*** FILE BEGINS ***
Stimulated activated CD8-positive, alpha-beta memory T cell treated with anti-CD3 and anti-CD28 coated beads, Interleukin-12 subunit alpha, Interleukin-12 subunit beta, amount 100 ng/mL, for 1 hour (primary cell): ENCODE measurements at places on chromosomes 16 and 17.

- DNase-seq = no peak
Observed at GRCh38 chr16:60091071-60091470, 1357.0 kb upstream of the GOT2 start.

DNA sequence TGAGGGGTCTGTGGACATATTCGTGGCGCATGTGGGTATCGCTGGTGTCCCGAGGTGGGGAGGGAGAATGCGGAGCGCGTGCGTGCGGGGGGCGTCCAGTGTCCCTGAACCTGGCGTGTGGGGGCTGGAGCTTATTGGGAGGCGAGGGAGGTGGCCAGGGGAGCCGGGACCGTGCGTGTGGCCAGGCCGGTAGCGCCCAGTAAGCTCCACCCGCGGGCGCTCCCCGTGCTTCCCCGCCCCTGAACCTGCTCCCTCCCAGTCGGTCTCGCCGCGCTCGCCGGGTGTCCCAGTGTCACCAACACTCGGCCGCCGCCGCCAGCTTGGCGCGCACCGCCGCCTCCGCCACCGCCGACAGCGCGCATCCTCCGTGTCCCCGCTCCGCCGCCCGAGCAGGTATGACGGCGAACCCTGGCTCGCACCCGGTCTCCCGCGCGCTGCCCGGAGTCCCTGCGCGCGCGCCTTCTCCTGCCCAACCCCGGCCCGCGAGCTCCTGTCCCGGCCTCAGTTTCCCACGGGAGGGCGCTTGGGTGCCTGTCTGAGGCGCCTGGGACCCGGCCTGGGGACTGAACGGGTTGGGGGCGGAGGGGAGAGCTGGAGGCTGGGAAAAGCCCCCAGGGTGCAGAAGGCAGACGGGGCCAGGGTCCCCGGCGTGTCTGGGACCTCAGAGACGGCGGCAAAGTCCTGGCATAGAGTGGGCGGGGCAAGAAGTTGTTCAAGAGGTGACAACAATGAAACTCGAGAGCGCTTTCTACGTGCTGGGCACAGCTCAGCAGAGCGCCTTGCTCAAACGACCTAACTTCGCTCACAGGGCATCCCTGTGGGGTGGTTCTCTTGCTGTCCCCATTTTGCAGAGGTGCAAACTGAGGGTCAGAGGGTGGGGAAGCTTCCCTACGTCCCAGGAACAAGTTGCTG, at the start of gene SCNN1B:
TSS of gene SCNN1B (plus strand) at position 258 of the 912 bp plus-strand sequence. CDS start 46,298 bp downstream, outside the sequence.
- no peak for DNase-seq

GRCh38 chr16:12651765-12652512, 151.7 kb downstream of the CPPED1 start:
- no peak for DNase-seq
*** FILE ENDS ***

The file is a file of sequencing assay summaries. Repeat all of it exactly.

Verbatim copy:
Stimulated activated CD8-positive, alpha-beta memory T cell treated with anti-CD3 and anti-CD28 coated beads, Interleukin-12 subunit alpha, Interleukin-12 subunit beta, amount 100 ng/mL, for 1 hour (primary cell): ENCODE measurements at places on chromosomes 16 and 17.

- DNase-seq = no peak
Observed at GRCh38 chr16:60091071-60091470, 1357.0 kb upstream of the GOT2 start.

DNA sequence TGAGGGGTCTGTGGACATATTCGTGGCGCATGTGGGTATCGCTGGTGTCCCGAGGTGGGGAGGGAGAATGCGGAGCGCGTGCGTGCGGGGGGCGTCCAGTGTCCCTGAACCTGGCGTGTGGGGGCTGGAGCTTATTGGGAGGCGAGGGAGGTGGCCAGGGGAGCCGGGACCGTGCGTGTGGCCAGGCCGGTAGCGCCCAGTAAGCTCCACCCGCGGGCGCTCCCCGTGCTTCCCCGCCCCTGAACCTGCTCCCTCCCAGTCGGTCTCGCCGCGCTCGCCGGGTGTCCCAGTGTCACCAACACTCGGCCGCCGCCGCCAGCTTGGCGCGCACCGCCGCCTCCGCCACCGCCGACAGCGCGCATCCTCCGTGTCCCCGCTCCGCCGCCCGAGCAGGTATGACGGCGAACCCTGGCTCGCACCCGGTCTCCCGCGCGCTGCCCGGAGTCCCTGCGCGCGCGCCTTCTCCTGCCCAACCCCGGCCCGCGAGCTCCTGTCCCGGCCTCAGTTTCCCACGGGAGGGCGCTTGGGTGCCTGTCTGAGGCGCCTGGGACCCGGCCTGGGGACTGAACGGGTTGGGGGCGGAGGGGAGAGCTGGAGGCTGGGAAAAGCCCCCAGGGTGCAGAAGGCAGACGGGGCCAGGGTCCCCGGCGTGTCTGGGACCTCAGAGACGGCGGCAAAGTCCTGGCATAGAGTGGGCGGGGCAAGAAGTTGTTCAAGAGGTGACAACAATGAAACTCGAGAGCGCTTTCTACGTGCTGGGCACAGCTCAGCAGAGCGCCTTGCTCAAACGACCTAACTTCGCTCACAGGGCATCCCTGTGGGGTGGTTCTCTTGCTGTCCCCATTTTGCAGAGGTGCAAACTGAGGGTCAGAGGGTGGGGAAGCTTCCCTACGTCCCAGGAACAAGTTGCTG, at the start of gene SCNN1B:
TSS of gene SCNN1B (plus strand) at position 258 of the 912 bp plus-strand sequence. CDS start 46,298 bp downstream, outside the sequence.
- no peak for DNase-seq

GRCh38 chr16:12651765-12652512, 151.7 kb downstream of the CPPED1 start:
- no peak for DNase-seq